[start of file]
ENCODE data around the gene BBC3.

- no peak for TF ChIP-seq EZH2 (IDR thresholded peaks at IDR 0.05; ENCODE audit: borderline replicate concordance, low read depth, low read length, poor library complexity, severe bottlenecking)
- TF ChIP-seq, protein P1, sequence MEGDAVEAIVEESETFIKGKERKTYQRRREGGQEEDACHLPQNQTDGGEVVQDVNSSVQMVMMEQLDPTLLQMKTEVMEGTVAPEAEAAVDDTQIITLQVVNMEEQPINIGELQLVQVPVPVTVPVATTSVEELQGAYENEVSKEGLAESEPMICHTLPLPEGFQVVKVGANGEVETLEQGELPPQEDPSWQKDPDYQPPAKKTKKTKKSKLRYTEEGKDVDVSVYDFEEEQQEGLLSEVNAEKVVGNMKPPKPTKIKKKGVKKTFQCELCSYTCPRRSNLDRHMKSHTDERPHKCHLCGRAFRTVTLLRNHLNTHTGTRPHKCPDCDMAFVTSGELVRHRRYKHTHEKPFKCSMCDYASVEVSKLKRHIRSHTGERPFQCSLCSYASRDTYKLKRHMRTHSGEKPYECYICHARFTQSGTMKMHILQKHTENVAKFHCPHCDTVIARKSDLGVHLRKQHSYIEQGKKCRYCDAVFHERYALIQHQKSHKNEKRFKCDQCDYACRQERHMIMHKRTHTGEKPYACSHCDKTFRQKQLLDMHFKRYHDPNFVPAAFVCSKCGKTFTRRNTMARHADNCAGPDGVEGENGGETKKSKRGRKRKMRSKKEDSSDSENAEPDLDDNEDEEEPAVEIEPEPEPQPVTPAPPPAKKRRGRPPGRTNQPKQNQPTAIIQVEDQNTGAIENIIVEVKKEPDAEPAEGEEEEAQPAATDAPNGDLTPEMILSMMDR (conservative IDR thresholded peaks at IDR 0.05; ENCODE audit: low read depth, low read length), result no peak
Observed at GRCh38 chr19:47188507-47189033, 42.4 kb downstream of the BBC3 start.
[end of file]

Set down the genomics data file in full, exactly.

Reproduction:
ENCODE data around the gene BBC3.

- no peak for TF ChIP-seq EZH2 (IDR thresholded peaks at IDR 0.05; ENCODE audit: borderline replicate concordance, low read depth, low read length, poor library complexity, severe bottlenecking)
- TF ChIP-seq, protein P1, sequence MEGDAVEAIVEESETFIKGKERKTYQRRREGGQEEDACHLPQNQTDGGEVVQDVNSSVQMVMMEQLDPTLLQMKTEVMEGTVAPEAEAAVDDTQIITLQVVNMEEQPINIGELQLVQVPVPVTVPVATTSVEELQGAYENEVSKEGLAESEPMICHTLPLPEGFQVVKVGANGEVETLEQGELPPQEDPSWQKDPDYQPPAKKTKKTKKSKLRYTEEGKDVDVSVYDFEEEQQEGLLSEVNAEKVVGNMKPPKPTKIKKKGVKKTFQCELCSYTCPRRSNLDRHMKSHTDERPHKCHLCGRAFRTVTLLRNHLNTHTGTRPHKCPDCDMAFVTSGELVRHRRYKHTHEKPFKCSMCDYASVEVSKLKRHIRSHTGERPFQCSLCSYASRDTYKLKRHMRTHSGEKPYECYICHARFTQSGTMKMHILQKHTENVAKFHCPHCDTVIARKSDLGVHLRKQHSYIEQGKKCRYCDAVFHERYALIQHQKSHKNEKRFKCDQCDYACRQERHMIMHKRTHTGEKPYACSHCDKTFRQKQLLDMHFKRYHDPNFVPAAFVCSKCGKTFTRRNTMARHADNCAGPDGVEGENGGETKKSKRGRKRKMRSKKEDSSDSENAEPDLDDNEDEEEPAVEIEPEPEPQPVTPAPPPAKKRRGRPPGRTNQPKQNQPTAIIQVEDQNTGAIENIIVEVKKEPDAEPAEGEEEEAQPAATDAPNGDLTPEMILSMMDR (conservative IDR thresholded peaks at IDR 0.05; ENCODE audit: low read depth, low read length), result no peak
Observed at GRCh38 chr19:47188507-47189033, 42.4 kb downstream of the BBC3 start.